Vicarious Liability: Precarious times?
by Maria McCloskey
Two notable decisions of the Supreme Court in the past year have solidified the very wide scope of vicarious liability, with the main message being that vicarious liability can arise outside of the traditional ‘employer – employee’ relationship.
The case of Cox v Ministry of Justice  UKSC 10 arose following an instruction by a catering assistant (the claimant). employed at a prison in Swansea, to 4 prison inmates ‘working’ in the kitchen to move sacks of rice. One of those inmates inadvertently dropped one of the sacks on the claimant’s back resulting in injury. Lord Reed in the case looked to the relationship between the inmate and the defendant i.e. the prison service, in considering whether the employer could be vicariously liable for the conduct of that individual. Here the Supreme Court was satisfied that a relationship other than the traditional employment one could exist so as to give rise to vicarious liability. The Court rejected the defendant’s argument that it was not a commercial entity, and that the inmate – the tort feasor – was not carrying out activities that would derive profit for the defendant. This, the court said, did not matter, and it described the prison inmate’s activity at the time as “an integral part of the business”. It further commented that the inmates carrying out such work within the prison were at risk of carrying out a number of negligent acts and that that risk had been created by the defendant. The Supreme Court relied upon the earlier decision following a claim by several claimants against the Institute for the Christian Brothers, where the Institute was held to be vicariously liability for sexual abuse perpetrated by brother teachers at a residential school, despite the fact that the Institute did not manage the school. Notably in both cases, the tort feasors were not paid a wage, but this did not result in an inability to give rise to vicarious liability. Nevertheless the court indicated that it was fair to test the reasonableness of the result, as here with the ‘prison – inmate’ scenario but, unfortunately for the prison, the court found against it on this occasion.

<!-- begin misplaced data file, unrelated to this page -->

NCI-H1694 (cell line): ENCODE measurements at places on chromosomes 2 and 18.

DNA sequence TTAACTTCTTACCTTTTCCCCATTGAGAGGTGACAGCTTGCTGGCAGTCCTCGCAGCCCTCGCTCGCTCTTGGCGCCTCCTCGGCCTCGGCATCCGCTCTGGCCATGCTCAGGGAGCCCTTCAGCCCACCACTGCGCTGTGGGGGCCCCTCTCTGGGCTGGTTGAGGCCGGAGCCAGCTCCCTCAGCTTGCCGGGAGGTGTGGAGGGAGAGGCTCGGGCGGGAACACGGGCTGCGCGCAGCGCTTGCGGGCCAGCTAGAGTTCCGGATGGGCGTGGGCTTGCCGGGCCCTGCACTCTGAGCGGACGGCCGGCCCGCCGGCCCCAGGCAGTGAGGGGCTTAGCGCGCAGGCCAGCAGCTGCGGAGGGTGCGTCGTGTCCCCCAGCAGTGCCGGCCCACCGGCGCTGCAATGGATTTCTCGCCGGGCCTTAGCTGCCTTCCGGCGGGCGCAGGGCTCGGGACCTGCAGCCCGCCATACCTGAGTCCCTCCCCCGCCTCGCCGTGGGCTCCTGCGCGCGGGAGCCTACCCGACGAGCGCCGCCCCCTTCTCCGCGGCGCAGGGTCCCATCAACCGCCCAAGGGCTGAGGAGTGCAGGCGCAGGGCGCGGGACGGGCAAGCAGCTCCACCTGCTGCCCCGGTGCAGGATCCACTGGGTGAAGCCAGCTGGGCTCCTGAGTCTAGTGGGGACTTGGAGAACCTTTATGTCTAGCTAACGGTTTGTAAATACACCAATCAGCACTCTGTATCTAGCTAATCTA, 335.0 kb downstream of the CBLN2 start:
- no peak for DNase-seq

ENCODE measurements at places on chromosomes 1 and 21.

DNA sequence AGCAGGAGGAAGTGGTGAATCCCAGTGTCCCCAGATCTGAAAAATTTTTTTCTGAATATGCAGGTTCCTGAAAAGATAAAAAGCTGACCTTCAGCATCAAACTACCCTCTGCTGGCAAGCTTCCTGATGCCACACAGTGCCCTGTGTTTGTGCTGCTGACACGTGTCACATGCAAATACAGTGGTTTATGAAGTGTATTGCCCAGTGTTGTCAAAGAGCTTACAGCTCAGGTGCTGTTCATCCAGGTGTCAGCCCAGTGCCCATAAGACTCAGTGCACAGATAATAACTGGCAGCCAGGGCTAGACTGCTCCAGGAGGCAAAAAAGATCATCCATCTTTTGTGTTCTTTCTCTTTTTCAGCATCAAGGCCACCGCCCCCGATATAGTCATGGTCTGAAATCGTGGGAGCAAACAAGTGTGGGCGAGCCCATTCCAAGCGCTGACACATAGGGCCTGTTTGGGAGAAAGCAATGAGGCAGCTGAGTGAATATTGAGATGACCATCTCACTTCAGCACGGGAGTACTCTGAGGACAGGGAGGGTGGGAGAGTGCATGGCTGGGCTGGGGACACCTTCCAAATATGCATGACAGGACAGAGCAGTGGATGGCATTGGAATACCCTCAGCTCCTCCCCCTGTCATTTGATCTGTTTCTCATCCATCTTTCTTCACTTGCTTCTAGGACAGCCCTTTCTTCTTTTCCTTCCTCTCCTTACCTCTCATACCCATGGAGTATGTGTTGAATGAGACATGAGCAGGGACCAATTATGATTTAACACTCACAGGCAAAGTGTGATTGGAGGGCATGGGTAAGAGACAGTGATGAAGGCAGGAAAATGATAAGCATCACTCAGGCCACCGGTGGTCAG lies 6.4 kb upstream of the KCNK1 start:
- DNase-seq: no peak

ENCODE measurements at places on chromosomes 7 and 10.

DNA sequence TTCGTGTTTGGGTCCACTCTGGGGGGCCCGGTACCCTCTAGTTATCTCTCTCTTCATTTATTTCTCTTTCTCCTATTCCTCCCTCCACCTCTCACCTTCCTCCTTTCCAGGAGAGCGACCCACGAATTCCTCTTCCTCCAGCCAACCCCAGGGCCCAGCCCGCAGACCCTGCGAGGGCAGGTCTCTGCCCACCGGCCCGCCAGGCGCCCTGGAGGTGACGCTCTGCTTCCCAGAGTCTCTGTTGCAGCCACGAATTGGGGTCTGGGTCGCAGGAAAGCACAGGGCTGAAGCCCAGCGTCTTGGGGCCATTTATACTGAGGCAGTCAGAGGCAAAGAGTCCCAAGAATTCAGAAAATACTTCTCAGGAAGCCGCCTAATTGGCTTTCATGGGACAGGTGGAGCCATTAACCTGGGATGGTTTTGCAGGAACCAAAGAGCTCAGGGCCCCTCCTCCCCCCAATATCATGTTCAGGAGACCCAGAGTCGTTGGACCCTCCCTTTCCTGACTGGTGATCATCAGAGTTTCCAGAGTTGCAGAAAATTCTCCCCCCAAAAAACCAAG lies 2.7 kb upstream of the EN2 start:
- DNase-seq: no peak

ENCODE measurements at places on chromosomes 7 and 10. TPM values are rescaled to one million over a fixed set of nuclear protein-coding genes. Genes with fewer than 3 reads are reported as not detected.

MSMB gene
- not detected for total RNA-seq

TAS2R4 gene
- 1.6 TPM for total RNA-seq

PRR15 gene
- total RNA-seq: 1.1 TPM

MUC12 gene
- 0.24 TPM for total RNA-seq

The Court seemed to take the principle one step further when, in the case of Mohamud v W.M.Morrison Supermarkets plc  UKSC 11, it found the defendant liable for what was described as a racially motivated, violent, and unprovoked assault on a customer. The Court was asked by the claimant (in what was perhaps an indication of the concern about the tenuousness of their position) to consider a move away from the traditional ‘close connection’ test – between the act giving rise to the injury and what employee had been employed to do – to one of ‘representative capacity’. The Court refused to change the vocabulary and indicated that the latter ‘representative capacity’ suggestion was much too vague. Rather it considered the test on two fronts:
1: what functions had been entrusted to the employee – a matter it suggested, to be considered broadly, and
2: whether there was a sufficient connection between the employee’s wrongful conduct and the position for which he was ’employed’, so as to make it right (emphasis added) that the employer to be fixed with vicarious liability – and by ‘right’ the court referred specifically to the principle of social justice.